Degree Show: Gray's School of Art
- Rachael Cloughton
- 27 June 2017
Impressively mature work from a tight-knit community of student artists
The painters are the ones to watch at Gray's School of Art degree show this year. The medium dominates the fine art department and the synergy between the works suggests a tight-knit community of artists influencing and inspiring one another at the college.
Much of the work looks to the Scottish landscape; Alison Gray's wonderfully thick layers of resin and oil are playful studies from Caithness, a coastal village once home to Scottish painter Joan Eardley. Nearby, Kathryn Geoghan's colourful canvases capture the gentrification of Ayr, the artist's hometown, through rhythmic shapes and imagery that shifts between the representational to the abstract. Annie Mulvey's large-scale works take inspiration from the Lammermuir Hills. There's an obvious joy in the process of making in Mulvey's work, as there is across the school: thick mixtures of flour, sugar and PVA glue ooze over the edges of her canvases and threads unravel onto the floor.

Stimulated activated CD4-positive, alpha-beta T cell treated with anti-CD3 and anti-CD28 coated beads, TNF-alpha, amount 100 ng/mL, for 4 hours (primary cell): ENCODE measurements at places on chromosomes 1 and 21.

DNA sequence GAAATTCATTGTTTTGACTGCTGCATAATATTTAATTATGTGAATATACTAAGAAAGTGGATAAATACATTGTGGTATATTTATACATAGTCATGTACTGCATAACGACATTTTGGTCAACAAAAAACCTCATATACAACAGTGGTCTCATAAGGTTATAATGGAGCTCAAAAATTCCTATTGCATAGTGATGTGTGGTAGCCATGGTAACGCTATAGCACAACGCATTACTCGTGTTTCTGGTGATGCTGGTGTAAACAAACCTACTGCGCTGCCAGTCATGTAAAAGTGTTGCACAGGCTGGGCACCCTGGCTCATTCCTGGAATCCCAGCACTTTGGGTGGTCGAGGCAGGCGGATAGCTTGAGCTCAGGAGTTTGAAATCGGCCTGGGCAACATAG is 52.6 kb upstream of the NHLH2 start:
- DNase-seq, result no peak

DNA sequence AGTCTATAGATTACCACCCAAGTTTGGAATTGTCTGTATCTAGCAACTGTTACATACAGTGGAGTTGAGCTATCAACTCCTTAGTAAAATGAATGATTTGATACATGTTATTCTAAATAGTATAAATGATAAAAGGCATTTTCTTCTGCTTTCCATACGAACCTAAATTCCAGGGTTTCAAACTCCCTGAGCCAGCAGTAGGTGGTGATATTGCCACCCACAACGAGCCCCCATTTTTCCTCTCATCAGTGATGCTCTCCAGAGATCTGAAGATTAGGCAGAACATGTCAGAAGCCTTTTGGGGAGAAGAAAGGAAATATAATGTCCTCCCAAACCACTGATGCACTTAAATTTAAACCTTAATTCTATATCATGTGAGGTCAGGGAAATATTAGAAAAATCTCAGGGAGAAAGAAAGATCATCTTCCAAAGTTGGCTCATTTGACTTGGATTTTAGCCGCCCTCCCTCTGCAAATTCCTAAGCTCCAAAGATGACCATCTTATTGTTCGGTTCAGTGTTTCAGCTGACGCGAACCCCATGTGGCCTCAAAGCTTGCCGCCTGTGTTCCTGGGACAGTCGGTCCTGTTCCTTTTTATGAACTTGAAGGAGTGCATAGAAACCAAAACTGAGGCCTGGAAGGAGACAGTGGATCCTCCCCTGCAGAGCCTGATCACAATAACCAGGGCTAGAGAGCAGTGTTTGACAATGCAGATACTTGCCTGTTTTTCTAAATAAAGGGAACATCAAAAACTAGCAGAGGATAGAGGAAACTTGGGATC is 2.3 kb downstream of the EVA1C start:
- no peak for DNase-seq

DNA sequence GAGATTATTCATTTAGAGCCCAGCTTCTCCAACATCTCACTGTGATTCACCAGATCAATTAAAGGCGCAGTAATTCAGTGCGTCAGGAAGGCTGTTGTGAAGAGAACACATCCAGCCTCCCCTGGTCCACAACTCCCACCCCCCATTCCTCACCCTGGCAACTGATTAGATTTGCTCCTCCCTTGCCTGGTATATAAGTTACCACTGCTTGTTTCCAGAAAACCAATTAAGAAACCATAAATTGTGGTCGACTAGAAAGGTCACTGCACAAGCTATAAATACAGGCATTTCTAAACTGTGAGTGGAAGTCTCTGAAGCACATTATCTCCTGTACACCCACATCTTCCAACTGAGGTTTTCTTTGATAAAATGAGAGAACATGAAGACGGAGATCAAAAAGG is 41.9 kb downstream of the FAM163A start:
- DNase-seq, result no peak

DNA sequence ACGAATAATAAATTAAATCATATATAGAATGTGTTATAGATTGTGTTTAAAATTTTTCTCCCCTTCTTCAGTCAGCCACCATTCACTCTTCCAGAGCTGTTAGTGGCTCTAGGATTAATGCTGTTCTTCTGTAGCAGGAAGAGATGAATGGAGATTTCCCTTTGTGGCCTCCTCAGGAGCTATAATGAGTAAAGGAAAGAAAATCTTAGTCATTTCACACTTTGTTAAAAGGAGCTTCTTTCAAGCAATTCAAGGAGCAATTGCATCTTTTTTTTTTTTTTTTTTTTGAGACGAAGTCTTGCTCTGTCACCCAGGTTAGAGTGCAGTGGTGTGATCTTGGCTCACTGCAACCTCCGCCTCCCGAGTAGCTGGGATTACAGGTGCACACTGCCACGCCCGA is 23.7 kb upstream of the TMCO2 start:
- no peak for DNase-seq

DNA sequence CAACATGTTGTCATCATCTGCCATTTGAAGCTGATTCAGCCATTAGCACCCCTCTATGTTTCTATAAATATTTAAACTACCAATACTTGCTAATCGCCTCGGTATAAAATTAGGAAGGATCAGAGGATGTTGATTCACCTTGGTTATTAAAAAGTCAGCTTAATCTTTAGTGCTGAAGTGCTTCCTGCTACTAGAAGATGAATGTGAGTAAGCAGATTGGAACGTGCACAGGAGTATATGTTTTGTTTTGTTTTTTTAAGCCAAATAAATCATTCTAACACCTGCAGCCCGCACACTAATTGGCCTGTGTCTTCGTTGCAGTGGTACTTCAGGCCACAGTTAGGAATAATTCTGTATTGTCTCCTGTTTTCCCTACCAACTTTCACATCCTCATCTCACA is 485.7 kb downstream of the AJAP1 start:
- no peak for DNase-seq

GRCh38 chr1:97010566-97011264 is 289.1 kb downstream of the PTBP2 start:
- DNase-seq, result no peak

Elsewhere students take on global issues. Abigail Buswell responds to the refugee crisis with items of clothing so engrained with dirt that they become clay-like, heavy, sculptural objects suspended on the walls or over palettes. Lorna Mulhern's screen prints look at the abuse of rights for women and animals. A spectrum of issues – from China's one child policy to animal testing – are sensitively brought together in illustrated works printed onto fabric. It would be so easy to get wrong, but Mulhern has bravely risen to the challenge and made important work.
If there's a criticism to make it lies with the long, often arduous and over explanatory texts that accompany what has been made here. They're unnecessary and undermine the maturity of the art that's on show: the work can speak for itself.